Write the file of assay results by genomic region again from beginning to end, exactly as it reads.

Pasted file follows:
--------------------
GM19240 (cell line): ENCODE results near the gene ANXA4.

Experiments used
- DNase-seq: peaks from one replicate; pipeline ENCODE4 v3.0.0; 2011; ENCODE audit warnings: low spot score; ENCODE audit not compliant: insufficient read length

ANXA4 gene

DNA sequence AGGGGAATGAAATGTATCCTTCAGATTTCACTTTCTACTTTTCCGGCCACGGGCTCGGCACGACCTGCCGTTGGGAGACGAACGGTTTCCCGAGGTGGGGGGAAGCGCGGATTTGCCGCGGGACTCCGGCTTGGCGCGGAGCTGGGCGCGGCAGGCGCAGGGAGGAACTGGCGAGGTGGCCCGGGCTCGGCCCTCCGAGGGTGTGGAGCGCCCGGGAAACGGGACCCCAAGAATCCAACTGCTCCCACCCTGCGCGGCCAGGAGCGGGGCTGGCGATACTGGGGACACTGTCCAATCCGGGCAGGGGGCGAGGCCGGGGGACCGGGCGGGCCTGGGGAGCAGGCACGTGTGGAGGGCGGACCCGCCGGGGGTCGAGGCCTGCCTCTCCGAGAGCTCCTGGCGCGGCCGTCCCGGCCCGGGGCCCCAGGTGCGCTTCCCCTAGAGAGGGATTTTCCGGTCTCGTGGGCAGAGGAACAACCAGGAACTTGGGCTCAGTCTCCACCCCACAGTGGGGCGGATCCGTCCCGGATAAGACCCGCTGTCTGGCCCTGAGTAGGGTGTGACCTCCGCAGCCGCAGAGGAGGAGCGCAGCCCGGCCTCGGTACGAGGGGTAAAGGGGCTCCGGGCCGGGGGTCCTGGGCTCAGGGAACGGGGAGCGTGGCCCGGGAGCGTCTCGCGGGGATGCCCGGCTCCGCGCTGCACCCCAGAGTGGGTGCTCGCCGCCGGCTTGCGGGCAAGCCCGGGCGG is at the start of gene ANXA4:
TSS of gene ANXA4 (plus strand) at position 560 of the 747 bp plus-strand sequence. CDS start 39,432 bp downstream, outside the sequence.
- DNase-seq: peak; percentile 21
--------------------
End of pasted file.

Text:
GM19240 (cell line): ENCODE results near the gene ANXA4.

Experiments used
- DNase-seq: peaks from one replicate; pipeline ENCODE4 v3.0.0; 2011; ENCODE audit warnings: low spot score; ENCODE audit not compliant: insufficient read length

ANXA4 gene

DNA sequence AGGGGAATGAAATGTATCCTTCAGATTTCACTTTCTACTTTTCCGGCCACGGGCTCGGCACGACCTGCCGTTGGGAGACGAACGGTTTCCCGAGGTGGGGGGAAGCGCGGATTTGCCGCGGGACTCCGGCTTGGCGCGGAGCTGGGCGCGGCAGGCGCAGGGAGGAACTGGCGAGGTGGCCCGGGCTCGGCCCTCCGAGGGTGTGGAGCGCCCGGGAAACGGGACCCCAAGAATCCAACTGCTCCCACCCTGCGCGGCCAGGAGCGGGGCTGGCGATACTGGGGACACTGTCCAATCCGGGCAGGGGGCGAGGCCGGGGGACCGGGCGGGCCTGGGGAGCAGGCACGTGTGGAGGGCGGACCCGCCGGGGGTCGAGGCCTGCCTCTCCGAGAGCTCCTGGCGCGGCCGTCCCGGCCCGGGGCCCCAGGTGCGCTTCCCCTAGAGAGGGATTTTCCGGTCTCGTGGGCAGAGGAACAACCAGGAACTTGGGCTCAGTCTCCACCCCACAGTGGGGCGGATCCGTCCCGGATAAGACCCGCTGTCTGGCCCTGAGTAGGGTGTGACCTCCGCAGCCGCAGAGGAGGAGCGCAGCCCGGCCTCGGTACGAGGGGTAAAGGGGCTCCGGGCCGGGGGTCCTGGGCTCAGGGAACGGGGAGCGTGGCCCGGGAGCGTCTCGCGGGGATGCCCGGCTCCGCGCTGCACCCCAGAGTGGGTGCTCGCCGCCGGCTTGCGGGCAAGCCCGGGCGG is at the start of gene ANXA4:
TSS of gene ANXA4 (plus strand) at position 560 of the 747 bp plus-strand sequence. CDS start 39,432 bp downstream, outside the sequence.
- DNase-seq: peak; percentile 21